onion pandade: is this the ultimate comfort food? [5 ingredients]

onion pandade-5 onion pandade-3

Spring has definitely sprung in the city of Sydney. As I write this I can see the new bright green leaves on the plane tree outside my window bursting with fresh growth. I can imagine that the leaves in the Northern Hemisphere are starting to think about turning brown. So we’re at one of those rare times of the year where everyone can appreciate a little comfort food.

I’m super excited about todays recipe. It’s one of those things that is slightly unusual but makes perfect sense. One of those things that when you taste it, you can’t believe that is isn’t a mainstream comfort classic. One of those things that should be in the family recipe hall of fame, up there with lasagne, bangers and mash, or a roast chook (chicken) with all the trimmings. One of those things that you wish you’d thought of yourself.

We’re talking about a savoury bread pudding. Flavoured with golden brown onions and the fragrance of thyme. With the bread providing the perfect contrast of textures: a soft, stock-soaked, silky base teamed with a super crunchy cheesy topping. We’re talking something so delicious that my Irishman declared it to be the best thing he’s eaten in months. And that’s not saying that there wasn’t some stiff competition.

But the best thing is that it’s super simple to make. If you’d rather watch than read, have a look at the little video I’ve prepared.

onion pandade HD from jules clancy on vimeo.

onion pandade-2

[5 ingredients]
onion pandade

serves 4

Inspired by Judy Rodgers in the wonderful Zuni Cafe cookbook.

Judy has three different takes on this pandade: a tomato version, one with chard (silverbeet) and another more unusual one with sorrel. While all three sounded lovely, the minimalist in me couldn’t help but strip it back to the bare essentials of onion, bread and cheese.

I also change the cooking time quite a bit. Judy goes for a slow oven for a few hours. I decided to risk speeding things up with a hot oven and was very happy with the results.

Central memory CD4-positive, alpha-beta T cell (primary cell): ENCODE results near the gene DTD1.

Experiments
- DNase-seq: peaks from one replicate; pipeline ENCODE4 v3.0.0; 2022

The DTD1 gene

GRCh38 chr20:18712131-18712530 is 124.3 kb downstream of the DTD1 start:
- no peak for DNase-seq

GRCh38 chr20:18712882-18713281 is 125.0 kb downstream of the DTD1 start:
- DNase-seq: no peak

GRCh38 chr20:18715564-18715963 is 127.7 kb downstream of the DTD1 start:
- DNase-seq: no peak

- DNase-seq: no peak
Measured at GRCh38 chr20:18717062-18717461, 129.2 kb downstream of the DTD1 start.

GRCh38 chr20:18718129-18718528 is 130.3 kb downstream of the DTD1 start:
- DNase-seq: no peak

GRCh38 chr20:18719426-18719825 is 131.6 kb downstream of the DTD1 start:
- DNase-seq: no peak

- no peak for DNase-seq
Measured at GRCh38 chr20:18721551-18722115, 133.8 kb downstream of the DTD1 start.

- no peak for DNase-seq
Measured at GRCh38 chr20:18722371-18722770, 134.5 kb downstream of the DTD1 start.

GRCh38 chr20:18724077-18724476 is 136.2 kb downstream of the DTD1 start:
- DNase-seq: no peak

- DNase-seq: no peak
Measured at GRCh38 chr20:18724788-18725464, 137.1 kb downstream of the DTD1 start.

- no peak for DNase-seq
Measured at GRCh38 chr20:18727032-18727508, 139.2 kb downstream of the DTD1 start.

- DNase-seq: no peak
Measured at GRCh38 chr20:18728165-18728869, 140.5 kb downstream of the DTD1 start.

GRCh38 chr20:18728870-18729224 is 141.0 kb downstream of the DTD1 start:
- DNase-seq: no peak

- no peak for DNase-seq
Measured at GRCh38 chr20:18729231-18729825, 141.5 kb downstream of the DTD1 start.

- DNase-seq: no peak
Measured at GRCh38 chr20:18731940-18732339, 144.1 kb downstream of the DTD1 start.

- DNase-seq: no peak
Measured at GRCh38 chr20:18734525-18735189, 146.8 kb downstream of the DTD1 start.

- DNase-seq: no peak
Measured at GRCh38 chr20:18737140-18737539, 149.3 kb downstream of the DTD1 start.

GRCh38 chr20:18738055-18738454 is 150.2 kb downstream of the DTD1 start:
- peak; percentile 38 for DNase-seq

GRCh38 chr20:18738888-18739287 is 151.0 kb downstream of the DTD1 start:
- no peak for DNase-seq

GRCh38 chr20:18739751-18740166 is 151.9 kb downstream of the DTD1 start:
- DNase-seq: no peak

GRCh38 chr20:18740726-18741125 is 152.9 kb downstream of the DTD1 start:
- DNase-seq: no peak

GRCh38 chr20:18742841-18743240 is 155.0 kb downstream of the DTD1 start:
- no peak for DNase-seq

It’s one of those things that’s equally good hot from the oven, cooled to room temperature, or even reheated the next day. You won’t have any problems getting rid of any leftovers.

This is a brilliant way to use up stale bread, but fresh can be used as well. Just make sure it’s a hearty rustic loaf, preferably sourdough – not something white and insipid.

I used a vintage cheddar as my cheese but anything that makes good cheese on toast would work. Next time I think I’ll use parmesan because I tend to have it in the house more often than not.

This makes a wonderful vegetarian main course with a green salad on the side. But I think it would also be a warming accompaniment to a roast chicken or even some roast beef.

4 large brown onions (approx 1kg / 2lb)
1/2 bunch thyme, leaves picked
1/2 medium loaf rustic bread (approx 250g / 1/2lb), torn in to chunks
150g (5oz) cheese, grated or crumbled
3 1/2 cups vegetable or chicken stock

1. Preheat oven to 200C (400F).

2. Cut onion in half lengthwise. Peel, then slice into half moons about 5mm (1/4in) thick.

3. Heat 4 – 5 tablespoons olive oil in a large frying pan. Cook onion stirring occasionally until soft and golden brown. No need to caramelise. Stir in the thyme.

4. In a medium heatproof dish layer about a third of the onions. Sprinkle over some of the bread and cheese. Repeat until all the ingredients have been used. You want to be able to see a little of each on the top.

5. Bring stock to a simmer. Pour over the onion dish. Season.

6. Cover and bake for 30 minutes. Remove cover and bake for another 20 – 30 minutes or until the top is golden and crunchy and the stock has been absorbed by the bread.

onion pandade-4


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  • Bread pudding is so amazing. Caramelised onions are so amazing. What do you get when you put them together? MINDBLOWING AWESOMENESS. Seriously, this is such a perfect dish.